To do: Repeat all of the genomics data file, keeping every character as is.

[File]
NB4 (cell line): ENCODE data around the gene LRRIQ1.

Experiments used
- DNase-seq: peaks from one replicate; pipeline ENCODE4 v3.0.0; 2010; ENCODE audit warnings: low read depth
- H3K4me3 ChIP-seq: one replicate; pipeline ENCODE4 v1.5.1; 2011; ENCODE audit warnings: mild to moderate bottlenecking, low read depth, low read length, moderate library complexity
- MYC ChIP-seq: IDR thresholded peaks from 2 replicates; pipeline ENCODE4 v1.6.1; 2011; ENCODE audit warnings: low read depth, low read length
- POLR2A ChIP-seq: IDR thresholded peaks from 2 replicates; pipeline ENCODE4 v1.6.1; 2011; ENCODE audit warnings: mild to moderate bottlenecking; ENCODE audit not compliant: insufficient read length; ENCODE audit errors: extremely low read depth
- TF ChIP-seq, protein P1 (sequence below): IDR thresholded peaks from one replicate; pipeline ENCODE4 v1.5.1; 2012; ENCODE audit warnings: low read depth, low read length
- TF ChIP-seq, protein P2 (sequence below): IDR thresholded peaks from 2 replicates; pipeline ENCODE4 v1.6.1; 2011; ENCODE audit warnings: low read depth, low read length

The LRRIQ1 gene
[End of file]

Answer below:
NB4 (cell line): ENCODE data around the gene LRRIQ1.

Experiments used
- DNase-seq: peaks from one replicate; pipeline ENCODE4 v3.0.0; 2010; ENCODE audit warnings: low read depth
- H3K4me3 ChIP-seq: one replicate; pipeline ENCODE4 v1.5.1; 2011; ENCODE audit warnings: mild to moderate bottlenecking, low read depth, low read length, moderate library complexity
- MYC ChIP-seq: IDR thresholded peaks from 2 replicates; pipeline ENCODE4 v1.6.1; 2011; ENCODE audit warnings: low read depth, low read length
- POLR2A ChIP-seq: IDR thresholded peaks from 2 replicates; pipeline ENCODE4 v1.6.1; 2011; ENCODE audit warnings: mild to moderate bottlenecking; ENCODE audit not compliant: insufficient read length; ENCODE audit errors: extremely low read depth
- TF ChIP-seq, protein P1 (sequence below): IDR thresholded peaks from one replicate; pipeline ENCODE4 v1.5.1; 2012; ENCODE audit warnings: low read depth, low read length
- TF ChIP-seq, protein P2 (sequence below): IDR thresholded peaks from 2 replicates; pipeline ENCODE4 v1.6.1; 2011; ENCODE audit warnings: low read depth, low read length

The LRRIQ1 gene